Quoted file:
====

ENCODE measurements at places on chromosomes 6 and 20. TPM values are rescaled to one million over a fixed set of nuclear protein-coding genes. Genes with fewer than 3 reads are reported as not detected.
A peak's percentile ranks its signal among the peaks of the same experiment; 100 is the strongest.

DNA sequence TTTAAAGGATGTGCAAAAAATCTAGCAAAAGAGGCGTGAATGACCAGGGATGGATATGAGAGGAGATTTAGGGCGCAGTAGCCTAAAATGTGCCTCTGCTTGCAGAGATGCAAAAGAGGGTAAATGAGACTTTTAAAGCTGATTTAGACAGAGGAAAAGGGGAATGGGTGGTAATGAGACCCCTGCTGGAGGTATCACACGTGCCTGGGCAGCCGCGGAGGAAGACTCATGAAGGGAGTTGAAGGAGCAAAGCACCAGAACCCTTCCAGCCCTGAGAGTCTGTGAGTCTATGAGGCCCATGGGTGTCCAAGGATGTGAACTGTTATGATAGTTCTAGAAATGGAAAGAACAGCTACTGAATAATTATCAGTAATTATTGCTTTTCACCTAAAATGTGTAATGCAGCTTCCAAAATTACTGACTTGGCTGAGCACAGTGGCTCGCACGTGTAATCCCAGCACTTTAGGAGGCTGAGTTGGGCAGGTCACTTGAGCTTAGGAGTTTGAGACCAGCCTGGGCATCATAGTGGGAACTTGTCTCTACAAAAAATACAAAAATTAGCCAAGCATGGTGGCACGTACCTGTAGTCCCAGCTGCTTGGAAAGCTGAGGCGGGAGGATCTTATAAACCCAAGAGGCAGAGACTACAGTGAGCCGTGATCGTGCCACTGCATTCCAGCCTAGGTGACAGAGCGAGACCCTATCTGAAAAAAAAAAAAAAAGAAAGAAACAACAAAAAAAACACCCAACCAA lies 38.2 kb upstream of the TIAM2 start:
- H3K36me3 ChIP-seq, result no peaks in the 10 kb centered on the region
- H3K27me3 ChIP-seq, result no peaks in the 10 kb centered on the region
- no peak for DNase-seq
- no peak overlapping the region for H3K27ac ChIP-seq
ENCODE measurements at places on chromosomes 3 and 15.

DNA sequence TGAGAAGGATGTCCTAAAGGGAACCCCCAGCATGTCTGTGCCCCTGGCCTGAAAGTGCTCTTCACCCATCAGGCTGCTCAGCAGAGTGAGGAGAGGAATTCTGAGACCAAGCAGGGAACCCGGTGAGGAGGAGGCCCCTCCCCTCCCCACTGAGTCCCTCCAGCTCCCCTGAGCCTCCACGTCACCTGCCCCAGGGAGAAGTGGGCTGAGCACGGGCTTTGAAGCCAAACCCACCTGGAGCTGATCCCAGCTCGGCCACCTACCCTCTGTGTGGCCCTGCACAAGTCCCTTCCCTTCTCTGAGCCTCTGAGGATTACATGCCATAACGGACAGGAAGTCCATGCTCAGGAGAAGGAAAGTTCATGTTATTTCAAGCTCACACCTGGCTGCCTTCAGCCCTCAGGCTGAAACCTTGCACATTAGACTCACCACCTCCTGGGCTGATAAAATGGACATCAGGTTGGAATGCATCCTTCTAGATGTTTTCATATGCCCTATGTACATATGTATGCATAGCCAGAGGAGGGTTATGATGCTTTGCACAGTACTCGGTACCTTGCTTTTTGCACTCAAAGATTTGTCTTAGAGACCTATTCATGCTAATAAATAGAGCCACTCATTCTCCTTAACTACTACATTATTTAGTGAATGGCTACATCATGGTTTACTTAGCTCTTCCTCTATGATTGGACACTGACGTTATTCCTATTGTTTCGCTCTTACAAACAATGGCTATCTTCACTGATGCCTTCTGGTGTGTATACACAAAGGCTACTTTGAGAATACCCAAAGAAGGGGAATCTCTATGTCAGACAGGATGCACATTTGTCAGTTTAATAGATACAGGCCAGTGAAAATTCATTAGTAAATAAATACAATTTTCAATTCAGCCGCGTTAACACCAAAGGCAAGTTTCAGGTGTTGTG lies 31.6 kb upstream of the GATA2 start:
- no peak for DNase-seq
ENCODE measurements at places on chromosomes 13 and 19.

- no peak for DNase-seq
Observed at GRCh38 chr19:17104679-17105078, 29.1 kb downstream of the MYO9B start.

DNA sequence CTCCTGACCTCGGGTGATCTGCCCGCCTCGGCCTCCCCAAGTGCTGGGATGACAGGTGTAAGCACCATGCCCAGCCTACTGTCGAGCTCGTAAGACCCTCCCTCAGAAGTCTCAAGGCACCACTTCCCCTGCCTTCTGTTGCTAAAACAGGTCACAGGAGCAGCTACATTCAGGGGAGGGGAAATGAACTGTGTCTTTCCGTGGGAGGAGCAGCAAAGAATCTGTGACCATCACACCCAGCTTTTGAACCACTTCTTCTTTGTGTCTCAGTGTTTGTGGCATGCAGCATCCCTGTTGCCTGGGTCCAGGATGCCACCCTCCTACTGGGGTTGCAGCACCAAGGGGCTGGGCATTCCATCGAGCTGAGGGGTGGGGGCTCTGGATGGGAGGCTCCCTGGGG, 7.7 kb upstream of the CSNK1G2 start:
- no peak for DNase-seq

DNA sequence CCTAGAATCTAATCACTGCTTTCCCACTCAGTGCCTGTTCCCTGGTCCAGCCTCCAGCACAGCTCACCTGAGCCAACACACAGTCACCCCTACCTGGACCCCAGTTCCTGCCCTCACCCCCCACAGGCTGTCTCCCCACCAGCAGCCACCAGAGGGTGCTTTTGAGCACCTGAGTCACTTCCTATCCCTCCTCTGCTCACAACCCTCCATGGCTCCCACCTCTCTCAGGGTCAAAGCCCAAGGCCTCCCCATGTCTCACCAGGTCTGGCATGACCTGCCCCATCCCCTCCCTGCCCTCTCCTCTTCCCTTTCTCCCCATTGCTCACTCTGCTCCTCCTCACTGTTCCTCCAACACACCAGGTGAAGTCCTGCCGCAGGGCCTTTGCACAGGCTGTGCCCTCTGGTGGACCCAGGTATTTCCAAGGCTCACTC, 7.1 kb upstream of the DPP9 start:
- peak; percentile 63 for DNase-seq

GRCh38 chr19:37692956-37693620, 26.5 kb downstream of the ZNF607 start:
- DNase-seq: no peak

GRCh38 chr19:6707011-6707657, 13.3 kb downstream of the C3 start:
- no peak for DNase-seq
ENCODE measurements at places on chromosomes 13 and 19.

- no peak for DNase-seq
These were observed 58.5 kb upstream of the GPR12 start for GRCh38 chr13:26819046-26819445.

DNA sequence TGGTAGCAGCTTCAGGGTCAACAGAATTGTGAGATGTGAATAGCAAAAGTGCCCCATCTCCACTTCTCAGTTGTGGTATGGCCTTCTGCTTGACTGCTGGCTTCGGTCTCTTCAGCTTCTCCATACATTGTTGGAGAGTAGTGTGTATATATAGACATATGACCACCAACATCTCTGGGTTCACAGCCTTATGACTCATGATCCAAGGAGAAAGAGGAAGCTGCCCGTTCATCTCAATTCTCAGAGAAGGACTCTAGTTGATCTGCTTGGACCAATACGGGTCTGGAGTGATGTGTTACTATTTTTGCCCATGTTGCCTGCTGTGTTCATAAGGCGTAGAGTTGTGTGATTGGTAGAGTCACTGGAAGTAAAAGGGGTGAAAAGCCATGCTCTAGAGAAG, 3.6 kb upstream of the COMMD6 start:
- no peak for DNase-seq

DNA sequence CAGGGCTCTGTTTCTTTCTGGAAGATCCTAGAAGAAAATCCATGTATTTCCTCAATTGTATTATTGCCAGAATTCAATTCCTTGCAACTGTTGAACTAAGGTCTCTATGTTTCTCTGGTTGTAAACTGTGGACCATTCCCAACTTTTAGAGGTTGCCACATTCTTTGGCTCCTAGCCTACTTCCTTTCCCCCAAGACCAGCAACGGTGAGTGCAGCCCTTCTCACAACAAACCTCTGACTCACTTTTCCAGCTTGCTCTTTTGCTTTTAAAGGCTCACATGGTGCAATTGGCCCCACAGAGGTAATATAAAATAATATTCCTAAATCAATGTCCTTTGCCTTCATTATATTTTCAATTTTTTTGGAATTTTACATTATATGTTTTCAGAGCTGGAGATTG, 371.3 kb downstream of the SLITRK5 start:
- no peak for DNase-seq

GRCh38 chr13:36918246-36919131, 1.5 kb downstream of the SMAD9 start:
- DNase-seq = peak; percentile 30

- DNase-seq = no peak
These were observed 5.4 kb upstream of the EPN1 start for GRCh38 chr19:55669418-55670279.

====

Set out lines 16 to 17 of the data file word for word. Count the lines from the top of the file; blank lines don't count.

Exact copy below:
DNA sequence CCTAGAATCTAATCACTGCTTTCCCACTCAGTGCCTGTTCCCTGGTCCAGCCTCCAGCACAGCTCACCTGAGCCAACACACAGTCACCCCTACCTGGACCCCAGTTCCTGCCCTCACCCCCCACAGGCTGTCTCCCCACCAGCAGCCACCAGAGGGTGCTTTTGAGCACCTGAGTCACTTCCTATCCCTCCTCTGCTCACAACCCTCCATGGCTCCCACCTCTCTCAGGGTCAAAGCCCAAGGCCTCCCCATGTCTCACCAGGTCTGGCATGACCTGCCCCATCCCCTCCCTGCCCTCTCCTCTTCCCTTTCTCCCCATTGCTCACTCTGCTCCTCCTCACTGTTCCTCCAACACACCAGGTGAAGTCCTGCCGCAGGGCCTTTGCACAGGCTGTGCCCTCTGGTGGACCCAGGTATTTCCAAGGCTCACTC, 7.1 kb upstream of the DPP9 start:
- peak; percentile 63 for DNase-seq